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UCI astronaut takes a giant leap

Researcher describes her 12-day mission into space to work on International Space Station. A special mascot kept her company.

October 17, 2007|By Joseph Serna

Only an infinitesimally small fraction of people in history have been in space. And if Tracy Caldwell had her way she would have brought plenty of friends up with her on the space shuttle, but she only had room for UC Irvine mascot Peter the Anteater.

“You want to take everyone with you but you can’t, so you take an anteater,” the former UCI researcher and astronaut joked.

“It’s very special when you take pieces of your own personal history up in a ship that means so much more than you personally,” Caldwell said Wednesday at UCI, where she regaled a captivated audience with stories of her 12-day mission into space.

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Caldwell researched atmospheric chemistry at UCI in 1997 before being accepted into the NASA astronaut program a year later. In August of this year, she flew into space as a member of the space shuttle Endeavor crew.

Every astronaut was given a small bag where they could store personal effects to take up to space with them. Caldwell took her 3-inch tall plush toy, Peter the Anteater, a token from her days at AirUCI, a research team that studies atmospheric chemistry.

With a certificate verifying Peter’s time in space — he orbited 5.3 million miles 216 miles above the earth at 17,500 mph — Caldwell returned the aeronautical anteater to UCI administrators on Wednesday.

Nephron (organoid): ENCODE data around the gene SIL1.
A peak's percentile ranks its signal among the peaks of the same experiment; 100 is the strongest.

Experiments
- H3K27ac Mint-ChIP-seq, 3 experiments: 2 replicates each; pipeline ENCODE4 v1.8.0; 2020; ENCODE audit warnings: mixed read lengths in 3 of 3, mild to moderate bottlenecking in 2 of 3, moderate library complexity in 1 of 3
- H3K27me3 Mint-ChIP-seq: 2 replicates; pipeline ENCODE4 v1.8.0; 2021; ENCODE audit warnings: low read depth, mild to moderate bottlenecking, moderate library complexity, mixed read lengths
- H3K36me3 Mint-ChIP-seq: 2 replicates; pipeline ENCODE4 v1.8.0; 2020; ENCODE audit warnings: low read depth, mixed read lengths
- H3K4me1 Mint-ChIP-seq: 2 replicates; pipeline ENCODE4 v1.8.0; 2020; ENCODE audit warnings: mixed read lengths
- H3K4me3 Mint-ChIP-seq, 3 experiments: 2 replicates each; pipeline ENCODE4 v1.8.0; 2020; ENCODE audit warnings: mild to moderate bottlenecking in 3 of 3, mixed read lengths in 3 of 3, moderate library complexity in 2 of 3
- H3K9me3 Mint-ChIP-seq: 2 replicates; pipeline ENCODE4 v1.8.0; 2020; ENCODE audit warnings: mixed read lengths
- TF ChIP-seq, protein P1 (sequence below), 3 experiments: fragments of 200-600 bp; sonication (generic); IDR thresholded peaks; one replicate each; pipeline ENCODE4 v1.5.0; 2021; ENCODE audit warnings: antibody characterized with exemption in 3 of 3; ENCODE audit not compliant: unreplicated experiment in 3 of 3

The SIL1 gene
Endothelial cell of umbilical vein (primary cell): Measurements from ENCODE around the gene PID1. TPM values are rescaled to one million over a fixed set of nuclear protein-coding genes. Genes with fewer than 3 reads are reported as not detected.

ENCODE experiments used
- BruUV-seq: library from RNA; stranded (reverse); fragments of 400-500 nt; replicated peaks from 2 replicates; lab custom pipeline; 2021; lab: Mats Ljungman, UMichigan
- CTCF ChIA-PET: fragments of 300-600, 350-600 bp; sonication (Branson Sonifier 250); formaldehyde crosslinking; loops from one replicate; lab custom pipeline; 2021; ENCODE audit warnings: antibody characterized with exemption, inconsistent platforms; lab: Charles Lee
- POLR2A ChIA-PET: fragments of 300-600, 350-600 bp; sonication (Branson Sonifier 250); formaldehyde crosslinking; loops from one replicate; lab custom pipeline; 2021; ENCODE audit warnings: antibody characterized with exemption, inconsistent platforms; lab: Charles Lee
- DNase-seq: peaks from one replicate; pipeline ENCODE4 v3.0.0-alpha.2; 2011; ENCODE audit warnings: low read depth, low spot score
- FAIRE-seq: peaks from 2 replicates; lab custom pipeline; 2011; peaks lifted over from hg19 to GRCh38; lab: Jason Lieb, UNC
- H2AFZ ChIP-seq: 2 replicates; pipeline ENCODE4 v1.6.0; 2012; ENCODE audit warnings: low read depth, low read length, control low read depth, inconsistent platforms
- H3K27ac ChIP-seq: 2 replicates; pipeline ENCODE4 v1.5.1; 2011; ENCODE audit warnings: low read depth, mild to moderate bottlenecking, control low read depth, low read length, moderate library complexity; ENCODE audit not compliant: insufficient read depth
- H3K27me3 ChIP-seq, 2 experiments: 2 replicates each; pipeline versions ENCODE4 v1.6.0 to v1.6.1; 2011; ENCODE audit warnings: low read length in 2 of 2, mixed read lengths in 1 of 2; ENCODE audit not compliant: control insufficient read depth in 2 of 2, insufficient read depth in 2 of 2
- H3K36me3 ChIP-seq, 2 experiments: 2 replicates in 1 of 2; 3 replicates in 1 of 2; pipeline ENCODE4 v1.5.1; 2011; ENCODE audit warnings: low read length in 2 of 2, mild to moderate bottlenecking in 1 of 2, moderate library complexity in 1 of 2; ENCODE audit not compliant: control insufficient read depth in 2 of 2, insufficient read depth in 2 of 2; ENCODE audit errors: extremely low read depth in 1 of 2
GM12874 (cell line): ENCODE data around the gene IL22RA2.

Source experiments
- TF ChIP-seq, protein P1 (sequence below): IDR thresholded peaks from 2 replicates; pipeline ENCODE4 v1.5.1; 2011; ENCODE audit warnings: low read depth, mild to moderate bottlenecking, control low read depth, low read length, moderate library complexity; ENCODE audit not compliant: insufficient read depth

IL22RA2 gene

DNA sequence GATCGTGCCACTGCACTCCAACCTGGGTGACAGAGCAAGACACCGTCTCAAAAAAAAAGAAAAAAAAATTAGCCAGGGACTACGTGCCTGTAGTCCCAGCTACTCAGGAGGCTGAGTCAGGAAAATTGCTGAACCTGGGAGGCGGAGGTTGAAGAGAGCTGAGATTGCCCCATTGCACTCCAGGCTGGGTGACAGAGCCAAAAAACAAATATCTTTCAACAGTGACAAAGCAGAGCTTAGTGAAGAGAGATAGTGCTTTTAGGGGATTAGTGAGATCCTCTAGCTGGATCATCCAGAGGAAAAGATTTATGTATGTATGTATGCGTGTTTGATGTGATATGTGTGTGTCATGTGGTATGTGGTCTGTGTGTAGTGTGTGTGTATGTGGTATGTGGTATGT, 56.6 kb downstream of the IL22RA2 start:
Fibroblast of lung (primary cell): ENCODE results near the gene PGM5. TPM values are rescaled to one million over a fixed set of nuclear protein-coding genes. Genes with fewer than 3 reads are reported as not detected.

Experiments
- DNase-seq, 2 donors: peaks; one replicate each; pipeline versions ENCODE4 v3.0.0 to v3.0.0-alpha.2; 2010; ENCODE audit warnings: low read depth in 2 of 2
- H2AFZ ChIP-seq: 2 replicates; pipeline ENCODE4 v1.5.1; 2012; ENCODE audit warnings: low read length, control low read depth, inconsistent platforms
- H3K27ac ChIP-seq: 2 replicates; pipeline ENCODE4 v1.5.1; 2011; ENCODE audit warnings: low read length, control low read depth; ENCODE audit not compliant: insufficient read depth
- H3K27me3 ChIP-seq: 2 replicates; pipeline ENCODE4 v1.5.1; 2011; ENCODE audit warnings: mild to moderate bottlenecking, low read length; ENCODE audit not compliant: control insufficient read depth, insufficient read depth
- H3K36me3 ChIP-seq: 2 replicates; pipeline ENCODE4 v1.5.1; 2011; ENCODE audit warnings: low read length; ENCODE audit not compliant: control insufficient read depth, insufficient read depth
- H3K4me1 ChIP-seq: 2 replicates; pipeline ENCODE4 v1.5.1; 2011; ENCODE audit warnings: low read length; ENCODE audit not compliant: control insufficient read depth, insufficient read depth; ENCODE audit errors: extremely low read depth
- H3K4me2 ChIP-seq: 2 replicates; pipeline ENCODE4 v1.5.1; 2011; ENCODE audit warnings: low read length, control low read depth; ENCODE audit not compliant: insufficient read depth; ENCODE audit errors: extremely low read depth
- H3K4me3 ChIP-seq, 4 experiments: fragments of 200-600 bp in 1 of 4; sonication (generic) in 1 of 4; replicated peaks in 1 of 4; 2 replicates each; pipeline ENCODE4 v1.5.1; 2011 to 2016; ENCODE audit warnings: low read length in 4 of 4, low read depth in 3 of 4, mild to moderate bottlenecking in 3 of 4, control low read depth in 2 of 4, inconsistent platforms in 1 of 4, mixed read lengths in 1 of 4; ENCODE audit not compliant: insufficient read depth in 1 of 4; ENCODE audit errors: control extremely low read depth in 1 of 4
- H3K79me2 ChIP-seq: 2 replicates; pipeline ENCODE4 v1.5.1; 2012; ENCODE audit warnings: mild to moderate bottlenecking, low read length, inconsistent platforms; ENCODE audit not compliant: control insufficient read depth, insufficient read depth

After Peter’s 15 minutes of fame, Caldwell entertained roughly 200 people with her adventure.

She logged more than 305 hours in space. During her mission, the crew successfully added an external spare parts platform and gyroscope to the International Space Station and brought back some 4,000 pounds of hardware and obsolete equipment.

But it was Caldwell’s details about life in space that set her UCI visit apart from what you hear on TV.

Her biggest personal challenge up there, she said, was managing her hair. NASA’s training can prepare you for the technical aspects of space, but little habits as simple as sleeping can prove a challenge up there, she said.

The body is used to the pressure of a mattress, the head to the feeling of a pillow; in space there’s neither.

Caldwell was emotional when she recalled the view from the shuttle window, seeing a view of earth few have been privy to.

“The overwhelming feeling of looking out the window, it was almost a religious experience,” she said, her eyes welling with tears. “If you didn’t believe in God before, you’re sure there is someone higher creating all this after.”


JOSEPH SERNA may be reached at (714) 966-4619 or at joseph.serna@latimes.com.

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